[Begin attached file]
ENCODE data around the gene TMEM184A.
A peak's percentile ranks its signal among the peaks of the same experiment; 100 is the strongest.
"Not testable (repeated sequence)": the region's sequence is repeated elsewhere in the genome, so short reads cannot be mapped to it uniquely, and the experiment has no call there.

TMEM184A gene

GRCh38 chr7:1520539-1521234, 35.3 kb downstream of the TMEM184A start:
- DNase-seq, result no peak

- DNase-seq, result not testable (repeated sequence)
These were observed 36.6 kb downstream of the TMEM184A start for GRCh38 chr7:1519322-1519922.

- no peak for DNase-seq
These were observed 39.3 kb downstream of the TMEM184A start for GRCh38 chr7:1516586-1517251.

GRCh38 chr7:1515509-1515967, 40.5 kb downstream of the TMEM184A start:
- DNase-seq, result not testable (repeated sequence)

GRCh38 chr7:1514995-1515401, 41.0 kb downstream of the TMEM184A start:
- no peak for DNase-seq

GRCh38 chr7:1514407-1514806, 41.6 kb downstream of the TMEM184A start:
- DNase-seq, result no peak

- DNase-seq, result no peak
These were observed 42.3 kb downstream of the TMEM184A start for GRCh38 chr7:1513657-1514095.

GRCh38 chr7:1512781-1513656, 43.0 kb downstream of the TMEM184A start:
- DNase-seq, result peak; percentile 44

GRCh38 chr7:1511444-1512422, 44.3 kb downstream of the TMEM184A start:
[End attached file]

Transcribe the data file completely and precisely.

ENCODE data around the gene TMEM184A.
A peak's percentile ranks its signal among the peaks of the same experiment; 100 is the strongest.
"Not testable (repeated sequence)": the region's sequence is repeated elsewhere in the genome, so short reads cannot be mapped to it uniquely, and the experiment has no call there.

TMEM184A gene

GRCh38 chr7:1520539-1521234, 35.3 kb downstream of the TMEM184A start:
- DNase-seq, result no peak

- DNase-seq, result not testable (repeated sequence)
These were observed 36.6 kb downstream of the TMEM184A start for GRCh38 chr7:1519322-1519922.

- no peak for DNase-seq
These were observed 39.3 kb downstream of the TMEM184A start for GRCh38 chr7:1516586-1517251.

GRCh38 chr7:1515509-1515967, 40.5 kb downstream of the TMEM184A start:
- DNase-seq, result not testable (repeated sequence)

GRCh38 chr7:1514995-1515401, 41.0 kb downstream of the TMEM184A start:
- no peak for DNase-seq

GRCh38 chr7:1514407-1514806, 41.6 kb downstream of the TMEM184A start:
- DNase-seq, result no peak

- DNase-seq, result no peak
These were observed 42.3 kb downstream of the TMEM184A start for GRCh38 chr7:1513657-1514095.

GRCh38 chr7:1512781-1513656, 43.0 kb downstream of the TMEM184A start:
- DNase-seq, result peak; percentile 44

GRCh38 chr7:1511444-1512422, 44.3 kb downstream of the TMEM184A start: